# Dual concept for the p-primary component

Is there a dual concept for the p-primary component of an abelian group? Please name some books/papers where it is studied.

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Posted at the same time to M.SE: math.stackexchange.com/questions/311702/… This practice is frowned upon! – Steve D Feb 23 '13 at 5:12

## 1 Answer

EDIT: Note that in what follows I interpret "dual" as "dual in the sense of Pontryagin-Van Kampen's duality". If you had something different in mind I think you should have specified...

Well, first of all you should start finding a dual notion for the torsion part. Indeed, a given Abelian discrete Abelian group $G$ is the central element in a short exact sequence: $$0\to t(G)\to G\to G/t(G)\to 0 ,$$ where $t(G)$ is the torsion part and $G/t(G)$ is torsion free. As the duality functor (in the Pontryagin-Van Kampen duality) is exact you get a short exact sequence of compact Abelian groups: $$0\to \widehat{G/t(G)}\to \widehat G\to \widehat{t(G)}\to 0 .$$ Recall also that the torsion part $t(G)$ can be definite to be the direct union of all the finite subgroups of $G$. Using that finite Abelian groups are self-dual and that the duality functor send direct to inverse limits, you obtain that $\widehat{t(G)}$ is an inverse limit of finite Abelian groups, that is, it is pro-finite. In fact, it is the maximal pro-finite quotient of $\widehat G$.

Now, coming to your question, you have to recall that $t(G)$ is the direct sum of its $p$-primary components $t_p(G)$ (each one defined as the direct union of all the finite $p$-subgroups of $G$) and that the duality functor sends direct sums (i.e., coproducts) to products. Thus $\widehat {t(G)}$ is the (topological) product of the $\widehat{t_p(G)}$ and each $\widehat{t_p(G)}$ is the inverse limit of $p$-torsion finite groups, that is, pro $p$-finite.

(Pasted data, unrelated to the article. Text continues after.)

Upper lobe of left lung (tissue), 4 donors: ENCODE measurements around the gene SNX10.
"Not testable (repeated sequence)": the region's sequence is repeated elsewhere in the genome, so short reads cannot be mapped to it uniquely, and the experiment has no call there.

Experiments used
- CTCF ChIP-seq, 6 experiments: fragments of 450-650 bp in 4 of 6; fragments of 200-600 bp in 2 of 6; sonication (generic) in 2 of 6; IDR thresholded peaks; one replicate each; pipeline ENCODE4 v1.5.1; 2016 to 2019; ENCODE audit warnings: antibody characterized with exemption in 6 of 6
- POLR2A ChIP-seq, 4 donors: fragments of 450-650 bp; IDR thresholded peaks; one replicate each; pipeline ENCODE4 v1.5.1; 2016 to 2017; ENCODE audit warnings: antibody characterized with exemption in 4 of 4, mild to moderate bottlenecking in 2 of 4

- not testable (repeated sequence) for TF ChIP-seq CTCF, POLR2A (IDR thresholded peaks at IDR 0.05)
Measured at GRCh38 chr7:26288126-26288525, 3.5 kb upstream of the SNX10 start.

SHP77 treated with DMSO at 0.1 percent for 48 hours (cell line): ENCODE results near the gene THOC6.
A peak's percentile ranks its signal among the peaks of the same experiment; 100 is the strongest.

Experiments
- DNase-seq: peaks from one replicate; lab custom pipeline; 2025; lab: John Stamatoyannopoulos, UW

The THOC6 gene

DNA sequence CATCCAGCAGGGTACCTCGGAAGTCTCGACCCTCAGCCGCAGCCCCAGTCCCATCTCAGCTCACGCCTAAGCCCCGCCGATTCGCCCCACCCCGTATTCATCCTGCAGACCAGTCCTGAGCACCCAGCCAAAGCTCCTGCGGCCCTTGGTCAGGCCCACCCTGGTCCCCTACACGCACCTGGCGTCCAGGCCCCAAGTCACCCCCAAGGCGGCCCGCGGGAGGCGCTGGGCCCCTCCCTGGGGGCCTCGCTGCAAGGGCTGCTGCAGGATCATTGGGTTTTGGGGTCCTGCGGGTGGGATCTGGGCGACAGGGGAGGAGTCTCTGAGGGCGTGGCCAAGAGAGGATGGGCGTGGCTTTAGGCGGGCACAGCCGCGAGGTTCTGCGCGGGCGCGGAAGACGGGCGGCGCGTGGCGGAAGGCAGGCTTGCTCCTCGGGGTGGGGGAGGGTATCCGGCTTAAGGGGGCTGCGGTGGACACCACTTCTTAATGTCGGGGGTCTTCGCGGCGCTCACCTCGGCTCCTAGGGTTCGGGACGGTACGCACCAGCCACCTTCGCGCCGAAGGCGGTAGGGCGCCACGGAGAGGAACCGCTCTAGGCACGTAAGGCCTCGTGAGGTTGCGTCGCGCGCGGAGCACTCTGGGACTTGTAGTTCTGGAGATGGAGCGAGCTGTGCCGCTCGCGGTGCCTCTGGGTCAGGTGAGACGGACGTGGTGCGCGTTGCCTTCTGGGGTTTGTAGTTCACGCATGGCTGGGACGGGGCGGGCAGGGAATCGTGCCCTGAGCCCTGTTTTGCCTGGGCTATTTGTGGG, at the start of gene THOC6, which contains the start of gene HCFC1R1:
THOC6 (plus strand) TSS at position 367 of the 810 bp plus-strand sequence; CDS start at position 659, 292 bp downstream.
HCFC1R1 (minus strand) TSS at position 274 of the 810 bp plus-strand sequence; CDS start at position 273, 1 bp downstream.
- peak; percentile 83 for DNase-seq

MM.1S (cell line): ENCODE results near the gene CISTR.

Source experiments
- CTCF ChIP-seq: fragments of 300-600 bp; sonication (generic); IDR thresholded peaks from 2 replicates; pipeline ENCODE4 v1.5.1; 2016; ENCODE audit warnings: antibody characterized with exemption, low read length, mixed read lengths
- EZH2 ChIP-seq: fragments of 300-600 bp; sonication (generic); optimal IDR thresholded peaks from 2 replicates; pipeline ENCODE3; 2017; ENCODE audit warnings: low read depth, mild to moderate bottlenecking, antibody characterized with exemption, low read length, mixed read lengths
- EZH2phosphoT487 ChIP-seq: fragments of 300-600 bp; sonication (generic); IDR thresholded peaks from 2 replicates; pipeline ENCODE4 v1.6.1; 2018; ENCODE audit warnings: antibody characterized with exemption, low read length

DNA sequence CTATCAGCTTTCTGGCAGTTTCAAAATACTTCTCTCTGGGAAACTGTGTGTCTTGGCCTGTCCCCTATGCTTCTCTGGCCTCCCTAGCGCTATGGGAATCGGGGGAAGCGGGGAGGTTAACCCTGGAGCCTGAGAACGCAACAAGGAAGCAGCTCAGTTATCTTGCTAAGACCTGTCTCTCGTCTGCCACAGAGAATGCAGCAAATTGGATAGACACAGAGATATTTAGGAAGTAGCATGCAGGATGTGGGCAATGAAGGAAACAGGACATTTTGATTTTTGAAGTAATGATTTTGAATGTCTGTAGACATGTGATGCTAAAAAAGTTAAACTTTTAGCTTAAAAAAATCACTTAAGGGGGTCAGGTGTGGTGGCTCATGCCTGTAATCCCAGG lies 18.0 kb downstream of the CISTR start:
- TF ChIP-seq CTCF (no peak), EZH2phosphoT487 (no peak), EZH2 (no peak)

To conclude, the answer to your question is: the dual of the $p$-torsion subgroup is the maximal pro $p$-finite quotient of the dual group.

As you are asking for references, I think that any standard book with an exposition of the Pontryagin-Van Kampen's duality, if not the above discussion, will certainly give you proofs of all the facts I used in my answer. I personally like Dikran Dikranjan's approach to the duality theorem: http://users.dimi.uniud.it/~dikran.dikranjan/ITG.pdf

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